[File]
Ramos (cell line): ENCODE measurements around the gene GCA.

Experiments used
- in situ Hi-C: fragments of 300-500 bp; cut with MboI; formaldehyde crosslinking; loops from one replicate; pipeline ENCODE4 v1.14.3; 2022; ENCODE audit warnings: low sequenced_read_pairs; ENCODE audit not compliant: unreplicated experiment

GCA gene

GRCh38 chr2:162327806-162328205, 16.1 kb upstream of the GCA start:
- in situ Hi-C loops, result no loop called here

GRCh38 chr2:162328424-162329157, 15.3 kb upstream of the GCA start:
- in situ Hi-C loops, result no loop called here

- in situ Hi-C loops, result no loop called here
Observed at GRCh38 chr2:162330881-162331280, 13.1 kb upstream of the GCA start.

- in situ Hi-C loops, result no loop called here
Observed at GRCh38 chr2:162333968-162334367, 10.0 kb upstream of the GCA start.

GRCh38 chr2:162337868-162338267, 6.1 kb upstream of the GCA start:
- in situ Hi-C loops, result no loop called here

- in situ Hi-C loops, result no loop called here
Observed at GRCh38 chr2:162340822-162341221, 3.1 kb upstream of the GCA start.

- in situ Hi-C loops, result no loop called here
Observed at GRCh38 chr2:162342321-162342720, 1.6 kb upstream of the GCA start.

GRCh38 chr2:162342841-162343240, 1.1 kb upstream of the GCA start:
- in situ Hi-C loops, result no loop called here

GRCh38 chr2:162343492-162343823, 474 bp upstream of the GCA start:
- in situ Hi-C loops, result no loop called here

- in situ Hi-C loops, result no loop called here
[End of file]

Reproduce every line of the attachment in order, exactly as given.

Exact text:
Ramos (cell line): ENCODE measurements around the gene GCA.

Experiments used
- in situ Hi-C: fragments of 300-500 bp; cut with MboI; formaldehyde crosslinking; loops from one replicate; pipeline ENCODE4 v1.14.3; 2022; ENCODE audit warnings: low sequenced_read_pairs; ENCODE audit not compliant: unreplicated experiment

GCA gene

GRCh38 chr2:162327806-162328205, 16.1 kb upstream of the GCA start:
- in situ Hi-C loops, result no loop called here

GRCh38 chr2:162328424-162329157, 15.3 kb upstream of the GCA start:
- in situ Hi-C loops, result no loop called here

- in situ Hi-C loops, result no loop called here
Observed at GRCh38 chr2:162330881-162331280, 13.1 kb upstream of the GCA start.

- in situ Hi-C loops, result no loop called here
Observed at GRCh38 chr2:162333968-162334367, 10.0 kb upstream of the GCA start.

GRCh38 chr2:162337868-162338267, 6.1 kb upstream of the GCA start:
- in situ Hi-C loops, result no loop called here

- in situ Hi-C loops, result no loop called here
Observed at GRCh38 chr2:162340822-162341221, 3.1 kb upstream of the GCA start.

- in situ Hi-C loops, result no loop called here
Observed at GRCh38 chr2:162342321-162342720, 1.6 kb upstream of the GCA start.

GRCh38 chr2:162342841-162343240, 1.1 kb upstream of the GCA start:
- in situ Hi-C loops, result no loop called here

GRCh38 chr2:162343492-162343823, 474 bp upstream of the GCA start:
- in situ Hi-C loops, result no loop called here

- in situ Hi-C loops, result no loop called here